Sunday, June 22, 2014

Review: The Impossible Knife of Memory by Laurie Halse Anderson

The Impossible Knife of Memory by Laurie Halse Anderson
Publisher: Viking Juvenile
Publication Date: January 7, 2014
Page Count: 391
Source/Format: Library book!
Keywords: mental illness, PTSD, soldier

After too many tours overseas, Hayley's father Andy returns with a bad leg and the incapability to stay in one place for to long. To escape the demons that have followed him back to American soil, he takes her with him around the country in a big rig. Five years later, he decides it's finally time to settle into a normal life. It's hard to be "normal" with Hayley's life. Years on the road have stripped her knowledge of 'The Rules' with her peers, and she is more of a parent to her father than her father is to her. She is the only one that's there to stand by him as he suffers through intense night terrors and when his temper goes sour. As he turns to drugs and alcohol, she starts to wonder how much a daughter is supposed to be able to take from her father, and at what price?
A few days after we moved in, Daddy got unstuck from time again, like the Pilgrim guy in Slaughterhouse. The past took over. All he heard were exploding IEDs and incoming mortar rounds; all he saw were body fragments, like an unattached leg still wearing its boot, and shards of shiny bones, sharp as spears. All he tasted was blood.
These attacks (he'd have killed me if I used that work in front of him, but it was the only one that fit) had been getting worse for months. They were the only reason I went along with his ridiculous plan to quit trucking and settle down into a so-called "normal life." I let him think that he was right, that spending my senior year in a high school instead of riding shotgun in his big rig was a practical and exciting idea.
Truth? I was terrified.
So far I've only read two of Laurie Halse Anderson's novels, and it's been a mixed bag. I loved the powerful and emotional Speak, but was kinda sorta disappointed by Prom. Before The Impossible Knife of Memory came out, there was a lot of hype surrounding it, and it definitely seemed like it was more in the vein of her book that I loved so much. When I saw it at the library a couple of weeks ago, I HAD to give it a try. I started it last night and finished it this morning. With both of her books before, regardless of my feelings about them, I was able to fly through them, and this was the same. Anderson's novels just have a great flow to them and perfect pacing that makes them hard to put down. Even in moments where something dramatic wasn't happening, there was some engaging dialogue to pull the story along. And after reading the clunky dialogue in The Whole Golden World, I appreciated the witty and natural dialogue between the characters in this story. I was also happy that we were carried through a range of emotions, and didn't linger too hard or too long on intense moments. For every scene that made my eyes prick with tears, there was a scene that made me laugh out loud. Sometimes in the thick of an emotional scene, there would be something or a remark from someone that would make me chuckle or roll my eyes before I went back to wanting to cry.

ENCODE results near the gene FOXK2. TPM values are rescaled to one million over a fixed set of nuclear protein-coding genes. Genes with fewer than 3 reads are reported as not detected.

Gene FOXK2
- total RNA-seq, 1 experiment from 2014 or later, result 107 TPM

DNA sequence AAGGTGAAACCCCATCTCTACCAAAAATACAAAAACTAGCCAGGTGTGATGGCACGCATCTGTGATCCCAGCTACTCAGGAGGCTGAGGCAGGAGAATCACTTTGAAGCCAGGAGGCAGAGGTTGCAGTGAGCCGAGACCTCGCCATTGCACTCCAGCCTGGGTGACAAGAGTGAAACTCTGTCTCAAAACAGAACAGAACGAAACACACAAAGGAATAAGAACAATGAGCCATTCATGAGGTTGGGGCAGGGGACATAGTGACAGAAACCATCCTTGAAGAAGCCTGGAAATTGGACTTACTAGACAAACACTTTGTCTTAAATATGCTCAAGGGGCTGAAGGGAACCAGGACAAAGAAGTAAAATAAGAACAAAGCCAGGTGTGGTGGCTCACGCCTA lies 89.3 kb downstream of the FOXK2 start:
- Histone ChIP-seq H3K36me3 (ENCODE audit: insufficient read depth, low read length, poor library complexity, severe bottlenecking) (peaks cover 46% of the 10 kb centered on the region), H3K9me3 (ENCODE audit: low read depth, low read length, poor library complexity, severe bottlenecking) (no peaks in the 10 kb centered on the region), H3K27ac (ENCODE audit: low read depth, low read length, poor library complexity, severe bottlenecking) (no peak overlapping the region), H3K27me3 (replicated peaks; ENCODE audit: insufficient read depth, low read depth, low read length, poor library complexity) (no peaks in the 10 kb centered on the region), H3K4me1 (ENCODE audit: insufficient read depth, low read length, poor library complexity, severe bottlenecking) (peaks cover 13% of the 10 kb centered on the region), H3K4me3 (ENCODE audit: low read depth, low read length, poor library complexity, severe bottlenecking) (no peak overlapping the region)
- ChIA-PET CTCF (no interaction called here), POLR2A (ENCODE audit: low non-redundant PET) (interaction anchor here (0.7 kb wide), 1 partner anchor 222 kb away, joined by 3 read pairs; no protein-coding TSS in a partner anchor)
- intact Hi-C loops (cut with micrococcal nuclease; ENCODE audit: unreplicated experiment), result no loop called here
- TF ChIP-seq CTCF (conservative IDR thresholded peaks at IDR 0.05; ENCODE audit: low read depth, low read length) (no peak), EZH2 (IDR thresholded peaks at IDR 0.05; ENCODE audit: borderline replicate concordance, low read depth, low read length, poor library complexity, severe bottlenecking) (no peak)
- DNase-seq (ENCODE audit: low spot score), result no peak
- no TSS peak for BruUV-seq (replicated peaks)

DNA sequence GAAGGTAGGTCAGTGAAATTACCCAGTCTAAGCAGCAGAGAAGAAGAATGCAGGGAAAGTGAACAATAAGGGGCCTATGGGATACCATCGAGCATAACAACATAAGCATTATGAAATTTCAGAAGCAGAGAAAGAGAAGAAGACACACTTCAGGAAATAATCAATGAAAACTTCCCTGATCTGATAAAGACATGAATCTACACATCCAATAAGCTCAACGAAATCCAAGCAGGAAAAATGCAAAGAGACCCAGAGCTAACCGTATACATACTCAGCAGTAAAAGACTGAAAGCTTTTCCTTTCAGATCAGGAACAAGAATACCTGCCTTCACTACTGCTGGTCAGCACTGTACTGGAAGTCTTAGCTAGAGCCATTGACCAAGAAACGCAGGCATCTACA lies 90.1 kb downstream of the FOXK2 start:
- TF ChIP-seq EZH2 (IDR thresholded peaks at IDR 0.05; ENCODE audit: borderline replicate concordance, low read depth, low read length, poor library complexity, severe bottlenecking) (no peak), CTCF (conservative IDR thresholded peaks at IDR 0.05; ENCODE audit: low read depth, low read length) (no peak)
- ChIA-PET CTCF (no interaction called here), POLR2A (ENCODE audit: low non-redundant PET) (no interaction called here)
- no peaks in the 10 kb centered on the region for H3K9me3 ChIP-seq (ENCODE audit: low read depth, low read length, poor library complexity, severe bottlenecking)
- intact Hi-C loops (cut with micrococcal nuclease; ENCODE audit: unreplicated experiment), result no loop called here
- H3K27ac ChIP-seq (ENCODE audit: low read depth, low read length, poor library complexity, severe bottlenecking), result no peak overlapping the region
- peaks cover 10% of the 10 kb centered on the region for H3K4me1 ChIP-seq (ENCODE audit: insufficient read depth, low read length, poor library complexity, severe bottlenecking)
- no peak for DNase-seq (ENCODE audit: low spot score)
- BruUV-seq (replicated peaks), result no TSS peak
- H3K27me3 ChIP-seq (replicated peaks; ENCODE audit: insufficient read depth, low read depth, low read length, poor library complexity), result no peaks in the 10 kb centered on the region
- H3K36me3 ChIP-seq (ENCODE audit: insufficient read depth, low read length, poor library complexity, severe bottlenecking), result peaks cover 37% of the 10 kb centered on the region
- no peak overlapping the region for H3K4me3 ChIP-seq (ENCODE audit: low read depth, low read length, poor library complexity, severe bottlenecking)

"No!" I stood up. "And now you're all 'I'm the dad' but it doesn't mean anything because all you do is sit on your ass and drink. You're not a after, you're--"
He grabbed the front of my sweatshirt. I gasped. His jaw was clenched tight. The bonfire danced in his eyes. I had to say something to calm him down, but he looked so far gone I wasn't sure he'd hear me. He tightened his grip, pulling me up on my tiptoes. His free hand was balled into a fist. He had never hit me before, not once.
The wind shifted, swirling the smoke around us.
I braced myself. 
For the first little while, I really liked our narrator Hayley. A lot of the time she is closed off or cruel, but we can definitely understand where she is coming from. Her mother died when she was a baby, leaving her to be raised by her grandmother and her father's girlfriend, an alcoholic named Trish who eventually splits and fills Hayley with distrust and hostility. I appreciated Hayley's witty remarks and sometimes playful cruelty, because I knew there was a reason behind it. About halfway through the book, I started to see that she has a lot of misplaced anger. At one point, in the school parking lot, her love interest, Finn, blatantly ogles a girl in a miniskirt, with Hayley and their friends right next to him. Their friend is quick to defend Finn by saying that he was "thinking with his other head." The defense was unnecessary, though, because instead of being mad at her boyfriend's wandering eye, she gets pissed at the girl for having the audacity to wear a miniskirt to school and being a slutty bitch. Then there's Trish. SPOILERS AHEAD!!: Trish is Hayley's father's ex-girlfriend, and the target for a lot of her hatred. Even her name and the thought of her influence over her father is enough to send Hayley into a panic attack. We learn that Trish was an alcoholic and a cheater who left during a particularly awful argument with Hayley's father. As Andy's mental health deteriorates in the present, Trish makes a reappearance to try and help Andy heal. Trish admits her wrong doing to Hayley, apologizes, and the progress in her life is evident. She's sober now and has a degree and a job. After all of this, and all of the help Trish offers to Hayley and her father, Hayley still saves her number in her phone as 'Bitch.' It took too long for her relationship with Trish to evolve into something positive. END SPOILERS.